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Progressive Democrats optimistic about passing infrastructure, social spending bills

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Progressive Democrats optimistic about passing infrastructure, social spending bills
Rep. Pramila Jayapal, chair of the Congressional Progressive Caucus, expressed optimism Sunday about the prospect of simultaneously passing a $1.2 trillion infrastructure bill and $3.5 trillion social benefits package amid negotiations with moderates. File Photo by Mike Theiler/UPI | License Photo

Oct. 3 (UPI) -- Progressive Democrats in Congress were optimistic Sunday about the prospect of passing both a sweeping infrastructure bill and a social benefits measure despite ongoing pushback from moderates.

Congressional Progressive Caucus Chair Rep. Pramila Jayapal, D-Wash., told MSNBC's The Sunday Show with Jonathan Capehart that "we're gonna get it all done" when asked about the prospect of passing the $1.2 trillion infrastructure bill and the $3.5 trillion social benefits package which Democrats hope to push through using the reconciliation process.

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"Every single member of my caucus has said, we're gonna vote for that bill, as long as we get the reconciliation bill that has the rest of the very important priorities that the president laid out," she said.

Jayapal's comments came after Congress failed to take up a vote on the measures, initially scheduled for the beginning of last week and House Speaker Nancy Pelosi, D-Calif., on Saturday set a new deadline of Oct. 31.

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Sen. Kyrsten Sinema, D-Ariz., who has opposed the social benefits package along with Sen. Joe Manchin, D-W.Va., criticized the failure of Congress to vote on the infrastructure bill as "deeply disappointing" in a statement on Saturday.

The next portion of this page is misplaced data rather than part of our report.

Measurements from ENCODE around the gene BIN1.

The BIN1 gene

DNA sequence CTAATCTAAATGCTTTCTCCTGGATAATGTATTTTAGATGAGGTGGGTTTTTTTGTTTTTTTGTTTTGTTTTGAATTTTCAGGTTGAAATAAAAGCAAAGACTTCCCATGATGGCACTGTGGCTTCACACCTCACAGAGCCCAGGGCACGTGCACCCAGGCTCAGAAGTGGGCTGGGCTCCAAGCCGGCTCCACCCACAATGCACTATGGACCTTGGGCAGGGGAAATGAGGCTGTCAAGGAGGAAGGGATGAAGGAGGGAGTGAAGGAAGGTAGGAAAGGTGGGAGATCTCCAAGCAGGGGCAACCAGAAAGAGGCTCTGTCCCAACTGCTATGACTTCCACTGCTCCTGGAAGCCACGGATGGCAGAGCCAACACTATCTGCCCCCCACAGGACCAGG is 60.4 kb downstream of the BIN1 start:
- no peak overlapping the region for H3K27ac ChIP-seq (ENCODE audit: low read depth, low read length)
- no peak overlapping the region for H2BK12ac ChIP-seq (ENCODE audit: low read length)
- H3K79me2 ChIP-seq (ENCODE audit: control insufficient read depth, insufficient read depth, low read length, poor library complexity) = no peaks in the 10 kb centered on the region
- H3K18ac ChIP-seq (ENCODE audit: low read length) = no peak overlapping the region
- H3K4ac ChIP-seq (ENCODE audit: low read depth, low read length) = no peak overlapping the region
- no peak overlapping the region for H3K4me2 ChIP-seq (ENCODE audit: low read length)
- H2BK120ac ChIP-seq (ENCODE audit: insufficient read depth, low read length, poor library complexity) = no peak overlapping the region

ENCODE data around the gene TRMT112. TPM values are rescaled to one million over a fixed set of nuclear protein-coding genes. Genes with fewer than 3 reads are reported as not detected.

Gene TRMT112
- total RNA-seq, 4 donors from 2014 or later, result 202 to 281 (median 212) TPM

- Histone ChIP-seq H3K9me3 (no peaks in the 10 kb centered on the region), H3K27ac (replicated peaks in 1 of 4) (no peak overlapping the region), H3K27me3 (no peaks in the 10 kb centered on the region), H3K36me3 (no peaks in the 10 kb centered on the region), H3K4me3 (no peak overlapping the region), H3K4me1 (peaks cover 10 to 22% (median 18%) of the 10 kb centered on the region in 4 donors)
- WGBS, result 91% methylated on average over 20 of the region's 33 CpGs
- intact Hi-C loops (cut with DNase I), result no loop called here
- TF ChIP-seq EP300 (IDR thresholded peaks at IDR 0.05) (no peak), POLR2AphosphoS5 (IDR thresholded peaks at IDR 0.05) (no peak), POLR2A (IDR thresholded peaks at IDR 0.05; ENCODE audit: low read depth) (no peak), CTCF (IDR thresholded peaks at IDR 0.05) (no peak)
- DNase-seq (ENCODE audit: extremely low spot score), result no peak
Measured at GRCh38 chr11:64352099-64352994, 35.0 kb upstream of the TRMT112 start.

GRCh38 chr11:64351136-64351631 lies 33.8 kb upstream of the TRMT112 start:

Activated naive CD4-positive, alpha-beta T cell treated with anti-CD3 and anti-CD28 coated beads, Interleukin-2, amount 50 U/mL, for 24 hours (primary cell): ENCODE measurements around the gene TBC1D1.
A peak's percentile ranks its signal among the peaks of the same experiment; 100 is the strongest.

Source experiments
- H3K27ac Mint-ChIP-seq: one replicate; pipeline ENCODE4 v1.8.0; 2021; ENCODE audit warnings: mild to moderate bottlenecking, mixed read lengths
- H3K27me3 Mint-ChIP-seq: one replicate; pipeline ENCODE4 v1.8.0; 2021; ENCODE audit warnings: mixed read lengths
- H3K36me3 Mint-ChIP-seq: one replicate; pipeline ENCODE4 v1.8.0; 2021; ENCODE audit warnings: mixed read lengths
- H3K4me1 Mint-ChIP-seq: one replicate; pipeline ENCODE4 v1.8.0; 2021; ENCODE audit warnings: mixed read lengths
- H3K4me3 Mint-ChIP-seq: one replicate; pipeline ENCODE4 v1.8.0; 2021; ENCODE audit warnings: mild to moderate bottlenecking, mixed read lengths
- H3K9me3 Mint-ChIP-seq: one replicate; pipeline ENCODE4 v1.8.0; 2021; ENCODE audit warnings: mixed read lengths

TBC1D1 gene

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"Arizonans, and all everyday Americans, expect their lawmakers to consider legislation on the merits -- rather than obstruct new jobs and critical infrastructure investments for no substantive reason," she wrote. "What Americans have seen instead is an ineffective stunt to gain leverage over a separate proposal."

Manchin has said he would only support a price tag of up to $1.5 trillion for the social spending bill.

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All 50 Democratic senators must vote in favor of the social spending measure to allow Congress to pass it through reconciliation and avoid a Republican filibuster.

President Joe Biden on Saturday said there was "no reason" why both bills can't pass and progressive Rep. Ro Khanna, D-Calif., told Fox News Sunday he believes the president will be able to negotiate a deal.

"What I have said consistently, what most progressives have said is, that we want to do what the president wants," said Khanna. "And I think the House moderates thought, 'Joe Biden is a moderate, he agrees with us.' Actually this time he didn't. He agreed that we want both bills."

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Sen. Bernie Sanders, I-Vt., told NBC News' Meet the Press that he believes Congress would pass both pieces of legislation, adding the timeline was not important.

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"There is a strong feeling on the part of many of us that if you just pass the infrastructure bill -- which is a good bill, I voted for it -- then we will not get to the bill that working families really want, that finally demands that the wealthiest people of this country start paying their fair share of taxes," he said.

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